MARCH 2011
Khaas Baat : A Publication for Indian Americans in Florida


Dilip Patel


U.S. Citizenship and Immigration Services (USCIS) has announced that it is now issuing a single, dual-purpose card combining the employment authorization document (EAD) and advance parole travel authorization for certain applicants who have pending family- or employment-based adjustment of status applications (Form I-485). This is welcome news and a significant improvement from the current practice of issuing the two documents separately — often at different times. For many adjustment applicants, the inability to plan travel abroad during the pendency of their advance parole application produces great consternation. Now, adjustment applicants can plan travel with more predictability because issuance of the new card presumably will be governed by the 90-day regulatory period for employment authorization documents (EADs). Under current regulations, EADs must be issued within 90 days from the time of filing, but no corresponding regulation mandates the issuance of advance parole.

Under this new policy, applicants may receive the combined card when they file both an application for employment authorization (Form I-765) and an application for travel document (Form I-131). Both forms must be filed at the same time to receive the new card.

For those who already have an EAD and a separate travel document with a different expiration date, USCIS advises, applicants may receive the new card only if both documents have less than 120 days of validity left or if the EAD has less than 120 days of validity left and the advance parole document is for a single entry only. Those wishing to apply for the new card are advised to wait until they are within 120 days of the expiration of their current work authorization card. The validity period for the combined card will begin on the date both applications are adjudicated. The fee for the card, if applied for separately from the adjustment application, is $740. Not all applicants are eligible for the combined card, and USCIS advises that it will continue to issue separate EADs and advance parole documents as warranted.

As with the current advance parole document, obtaining a combined advance parole and employment authorization card allows an adjustment applicant to travel abroad and return to the United States without abandoning his or her pending adjustment application. Upon returning to the United States, the individual must present the card to request parole through the port-of-entry. The decision to parole the individual is made at the port-of-entry.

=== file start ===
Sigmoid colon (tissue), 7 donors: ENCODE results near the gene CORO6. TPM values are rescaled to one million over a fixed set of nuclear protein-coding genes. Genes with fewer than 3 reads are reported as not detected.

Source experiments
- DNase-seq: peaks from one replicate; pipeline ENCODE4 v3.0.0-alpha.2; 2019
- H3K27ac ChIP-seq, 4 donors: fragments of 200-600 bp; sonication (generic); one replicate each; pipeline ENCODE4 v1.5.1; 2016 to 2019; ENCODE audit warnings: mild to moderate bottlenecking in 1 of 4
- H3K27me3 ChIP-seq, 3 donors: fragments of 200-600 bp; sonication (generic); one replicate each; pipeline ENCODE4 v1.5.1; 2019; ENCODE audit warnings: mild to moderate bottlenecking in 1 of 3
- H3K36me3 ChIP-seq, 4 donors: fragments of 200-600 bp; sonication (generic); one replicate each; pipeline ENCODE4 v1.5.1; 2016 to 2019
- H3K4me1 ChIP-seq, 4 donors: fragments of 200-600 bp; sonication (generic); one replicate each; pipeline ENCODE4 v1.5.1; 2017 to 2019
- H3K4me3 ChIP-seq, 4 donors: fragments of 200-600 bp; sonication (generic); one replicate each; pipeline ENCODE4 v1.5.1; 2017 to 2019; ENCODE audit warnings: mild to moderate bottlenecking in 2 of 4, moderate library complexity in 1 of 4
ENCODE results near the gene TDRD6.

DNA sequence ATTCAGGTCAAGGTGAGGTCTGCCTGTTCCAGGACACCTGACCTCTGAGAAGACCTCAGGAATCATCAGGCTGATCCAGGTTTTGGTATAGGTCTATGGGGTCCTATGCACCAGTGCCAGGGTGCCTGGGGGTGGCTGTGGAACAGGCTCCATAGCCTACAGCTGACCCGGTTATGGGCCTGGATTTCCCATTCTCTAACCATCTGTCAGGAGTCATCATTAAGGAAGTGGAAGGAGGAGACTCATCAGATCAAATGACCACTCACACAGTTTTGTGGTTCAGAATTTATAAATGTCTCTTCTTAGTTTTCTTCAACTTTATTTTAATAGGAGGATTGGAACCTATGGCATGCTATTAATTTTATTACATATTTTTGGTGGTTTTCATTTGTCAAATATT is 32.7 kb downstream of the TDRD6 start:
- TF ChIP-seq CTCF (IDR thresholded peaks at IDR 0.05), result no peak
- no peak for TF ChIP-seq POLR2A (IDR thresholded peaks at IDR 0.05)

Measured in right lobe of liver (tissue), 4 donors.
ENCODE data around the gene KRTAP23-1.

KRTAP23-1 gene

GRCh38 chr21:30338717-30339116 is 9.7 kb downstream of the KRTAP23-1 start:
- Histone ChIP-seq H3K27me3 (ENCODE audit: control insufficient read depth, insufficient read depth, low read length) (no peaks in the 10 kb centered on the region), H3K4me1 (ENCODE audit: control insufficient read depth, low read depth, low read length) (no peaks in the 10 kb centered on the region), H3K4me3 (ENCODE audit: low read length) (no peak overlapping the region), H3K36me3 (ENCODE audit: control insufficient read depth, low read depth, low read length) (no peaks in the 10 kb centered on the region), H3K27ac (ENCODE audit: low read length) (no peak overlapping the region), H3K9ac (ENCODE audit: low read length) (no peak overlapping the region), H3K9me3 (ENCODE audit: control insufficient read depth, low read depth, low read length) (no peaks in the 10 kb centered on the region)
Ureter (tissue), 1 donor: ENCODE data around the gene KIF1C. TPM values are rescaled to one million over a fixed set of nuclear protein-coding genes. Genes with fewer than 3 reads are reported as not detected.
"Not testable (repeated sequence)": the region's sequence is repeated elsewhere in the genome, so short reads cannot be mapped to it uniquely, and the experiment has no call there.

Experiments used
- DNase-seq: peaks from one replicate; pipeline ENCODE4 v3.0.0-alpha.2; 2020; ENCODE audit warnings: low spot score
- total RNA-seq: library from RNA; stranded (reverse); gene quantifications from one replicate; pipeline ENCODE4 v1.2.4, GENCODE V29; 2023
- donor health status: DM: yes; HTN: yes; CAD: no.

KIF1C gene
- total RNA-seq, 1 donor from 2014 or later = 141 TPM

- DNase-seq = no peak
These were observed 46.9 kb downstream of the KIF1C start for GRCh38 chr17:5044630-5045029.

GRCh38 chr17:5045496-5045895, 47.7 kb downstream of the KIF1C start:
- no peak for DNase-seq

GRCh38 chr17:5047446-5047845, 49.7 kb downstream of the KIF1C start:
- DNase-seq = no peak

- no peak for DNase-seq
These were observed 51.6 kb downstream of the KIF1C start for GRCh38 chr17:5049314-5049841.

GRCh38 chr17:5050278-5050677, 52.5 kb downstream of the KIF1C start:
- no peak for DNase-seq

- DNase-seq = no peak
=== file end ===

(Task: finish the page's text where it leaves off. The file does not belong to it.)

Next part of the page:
The new card will look similar to the current EAD but will include text, “Serves as I-512 Advance Parole.” The card is obviously more secure and more durable than the paper advance parole document currently in use.


Close family members of green card holders and U.S. citizens, who already are used to the long queue for their visas, will now have to wait even longer. The March 2011 Visa Bulletin, the official Department of State publication establishing visa availability and cut-off dates, reports that heavy demand for visa numbers has required categories to continue to retrogress. The Family F2A category (spouses and children of lawful permanent residents) has been particularly impacted, with a cut-off date of Jan. 1, 2007, for all countries except Mexico (where the cut-off date is Jan. 1, 2006). Compare these dates to the cut-off in December 2010, when the F2A category was at Aug. 1, 2010, for all countries expect Mexico.

On the employment-based side, no significant changes are reported in the March Visa Bulletin, with numbers slowly inching forward for most categories. Still, professional visas remain seriously backlogged — more than five to eight years — and master-level visas remain backlogged for more than five years for foreign nationals from India and China.

Only Congress has the authority to reduce these long, long waits through ameliorative legislation. How long can America expect these highly skilled professionals to wait? How long can close family members be separated?

Dilip Patel of Dilip Patel Law Firm (Business and Immigration Attorneys) is board certified in immigration and nationality law. He can be reached at (813) 855-0066, e-mail or visit

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